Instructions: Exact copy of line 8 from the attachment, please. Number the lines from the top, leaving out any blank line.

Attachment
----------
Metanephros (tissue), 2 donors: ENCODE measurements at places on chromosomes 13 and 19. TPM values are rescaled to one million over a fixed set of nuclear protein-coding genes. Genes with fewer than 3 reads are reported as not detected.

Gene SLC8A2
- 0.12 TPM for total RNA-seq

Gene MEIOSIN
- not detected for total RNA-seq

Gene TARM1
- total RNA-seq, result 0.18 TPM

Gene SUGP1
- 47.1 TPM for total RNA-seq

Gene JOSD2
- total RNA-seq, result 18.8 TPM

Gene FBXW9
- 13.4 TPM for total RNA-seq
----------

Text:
Gene SUGP1